There are places to eat at Kitchen Kettle in addition to the shops. There is a fancy restaurant called the Kling House Restaurant that is located on the street along the west side of Kitchen Kettle Village  which is Route 772. This is open for breakfast and lunch and offers a variety of American foods, though not necessarily Pennsylvania Dutch. There is the Kettle Cafe that serves lunch with burgers and sandwiches along with homemade soups. There is the Smokehouse Shop which has smoked meats and cheeses. Go in and have them slice you some local specialties and then go into the Bake Shop located in the building with the Jelly and Jam and buy a fresh loaf of bread and take that to the Roadtrek and fix your own lunch. While you are looking around the bake shop try a small, free sample of shoo fly pie. For some sweet treats there is a fudge shop and also Lapp Valley Farms Ice Cream. OK, now I have to tell you about Lapp Valley Farms ice cream. They are located in several locations around Lancaster at Farmers Markets. You can also go to the farm to their dairy and buy the ice cream right where the cows are. This ice cream is homemade. It is the best ice cream that I have ever had. You can taste the freshness of the cream in this ice cream and it comes in several flavors. If you get Chocolate Almond you are getting whole almonds throughout the ice cream. I have to say that you will pay more for Lapp Valley Farms ice cream at Kitchen Kettle thn you will at one of the Farmers Markets such as Green Dragon or Roots, but if this is your only chance to try it, don't miss that.  They are located near where the garden shop is.

And that brings me to the garden shop. There is really no room in the Roadtrek to buy and take home large plants but they have great prices here and some very unusual plants. It is always interesting to walk through and see what the season has brought and look at all of the pretty flowering plants.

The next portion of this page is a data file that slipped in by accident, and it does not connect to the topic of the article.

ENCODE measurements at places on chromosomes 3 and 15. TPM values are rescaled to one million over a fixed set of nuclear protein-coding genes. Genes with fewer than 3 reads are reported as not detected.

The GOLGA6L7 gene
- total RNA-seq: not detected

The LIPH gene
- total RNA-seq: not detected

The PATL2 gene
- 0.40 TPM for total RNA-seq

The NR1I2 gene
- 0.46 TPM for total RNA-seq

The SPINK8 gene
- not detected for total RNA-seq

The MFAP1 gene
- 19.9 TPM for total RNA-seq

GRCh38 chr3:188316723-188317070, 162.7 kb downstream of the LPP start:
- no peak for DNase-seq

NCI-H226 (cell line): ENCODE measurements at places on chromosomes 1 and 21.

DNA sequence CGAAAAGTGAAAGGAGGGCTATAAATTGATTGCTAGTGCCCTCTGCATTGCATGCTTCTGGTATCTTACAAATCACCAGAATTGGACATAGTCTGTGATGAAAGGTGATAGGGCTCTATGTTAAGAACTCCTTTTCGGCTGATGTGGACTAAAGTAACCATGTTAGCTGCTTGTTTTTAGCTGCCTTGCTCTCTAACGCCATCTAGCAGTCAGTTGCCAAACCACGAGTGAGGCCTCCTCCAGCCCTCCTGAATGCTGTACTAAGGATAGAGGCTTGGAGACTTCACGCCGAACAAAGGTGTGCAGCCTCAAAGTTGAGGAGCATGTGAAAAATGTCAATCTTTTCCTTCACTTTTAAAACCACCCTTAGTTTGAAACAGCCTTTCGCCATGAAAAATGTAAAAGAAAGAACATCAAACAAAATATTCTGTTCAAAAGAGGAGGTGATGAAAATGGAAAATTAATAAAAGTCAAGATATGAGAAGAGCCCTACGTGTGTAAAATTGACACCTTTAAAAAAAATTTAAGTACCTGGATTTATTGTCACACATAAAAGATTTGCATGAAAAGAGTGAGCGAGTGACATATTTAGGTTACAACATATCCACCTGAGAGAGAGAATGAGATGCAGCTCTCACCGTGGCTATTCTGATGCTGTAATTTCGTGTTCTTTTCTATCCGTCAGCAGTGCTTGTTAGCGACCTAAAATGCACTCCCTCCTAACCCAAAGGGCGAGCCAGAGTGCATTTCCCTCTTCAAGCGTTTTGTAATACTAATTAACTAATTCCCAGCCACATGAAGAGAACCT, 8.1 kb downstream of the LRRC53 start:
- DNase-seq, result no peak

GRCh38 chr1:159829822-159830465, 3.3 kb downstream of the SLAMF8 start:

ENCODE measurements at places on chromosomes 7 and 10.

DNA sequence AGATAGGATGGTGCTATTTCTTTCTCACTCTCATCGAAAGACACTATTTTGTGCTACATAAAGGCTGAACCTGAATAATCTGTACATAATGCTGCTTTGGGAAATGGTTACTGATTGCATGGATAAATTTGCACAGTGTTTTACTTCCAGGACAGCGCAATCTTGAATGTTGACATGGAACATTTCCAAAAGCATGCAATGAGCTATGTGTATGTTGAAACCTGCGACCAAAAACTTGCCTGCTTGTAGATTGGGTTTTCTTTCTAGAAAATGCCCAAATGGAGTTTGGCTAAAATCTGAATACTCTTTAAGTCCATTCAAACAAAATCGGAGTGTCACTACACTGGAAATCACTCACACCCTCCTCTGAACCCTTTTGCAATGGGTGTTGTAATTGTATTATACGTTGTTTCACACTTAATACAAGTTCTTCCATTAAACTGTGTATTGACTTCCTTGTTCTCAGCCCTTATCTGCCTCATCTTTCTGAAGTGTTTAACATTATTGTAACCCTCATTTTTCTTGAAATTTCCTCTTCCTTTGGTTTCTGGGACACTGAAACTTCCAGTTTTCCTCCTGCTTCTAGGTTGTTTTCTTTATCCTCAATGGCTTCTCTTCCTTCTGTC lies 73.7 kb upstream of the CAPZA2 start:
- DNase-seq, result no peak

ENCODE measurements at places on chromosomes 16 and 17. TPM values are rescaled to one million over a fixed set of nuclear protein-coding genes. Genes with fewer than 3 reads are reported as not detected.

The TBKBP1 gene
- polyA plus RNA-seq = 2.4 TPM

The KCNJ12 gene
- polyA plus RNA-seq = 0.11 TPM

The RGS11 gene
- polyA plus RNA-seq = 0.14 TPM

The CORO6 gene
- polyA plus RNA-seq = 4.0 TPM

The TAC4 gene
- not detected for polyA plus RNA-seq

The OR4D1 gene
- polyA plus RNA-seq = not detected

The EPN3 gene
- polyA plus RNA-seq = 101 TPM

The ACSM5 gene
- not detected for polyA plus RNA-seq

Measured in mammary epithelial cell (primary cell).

The shops you will encounter are varied. There is a PA Dutch gift shop, a candle shop, a shop that sells things made from iron, a jewelery shop, a pottery shop - the lady who is selling makes it all herself, a toy shop, a doll shop, two shops with ladies accessories and handbags, a craft shop with locally made handcrafts, a wood sign shop where they will carve a sign for you while you wait and watch, a leather shop, and a shop just for pets. There is an entire building that was recently moved from a corner of the parking lot to a location more adjacent to the rest of the shops at Kitchen Kettle and this building was picked up and planted down as if it had always been there. Inside is country furniture and early American home furnishings. I have to comment that over the years the shops here have become more commercial than they once were, which is OK but I do miss some of some of the shops were things were made right there.

The most recent addition to Kitchen Kettle Village is lodging and while you would not be interested in staying there since you have your Roadtrek or RV, there are now hotel rooms that are quaintly decorated located above several of the shops.

While you are at Kitchen Kettle keep in mind that there are a number of shops on the street adjacent to Kitchen Kettle Village and while they are not part of Kitchen Kettle there are some interesting things to see. Walk out from Kitchen Kettle Village onto Route 340 and turn left and start walking. You will come to a small fabric shop. This shop is there primarily for the Amish to shop in. While they have many quilting fabrics to purchase, there is a large selection of fabrics that the Amish and Mennonites use to make their clothing. Go into the rear of that fabric shop and through a door and you will be in a store that caterers exclusively to the Amish - though you are welcome to come in and buy if you see something that you like. I don't know why I have to say this but be respectful when you are in a shop like this as these people are going about their lives and are not a tourist attraction to gawk at - and never take a photograph of the Amish. You will be violating a basic of their religious beliefs.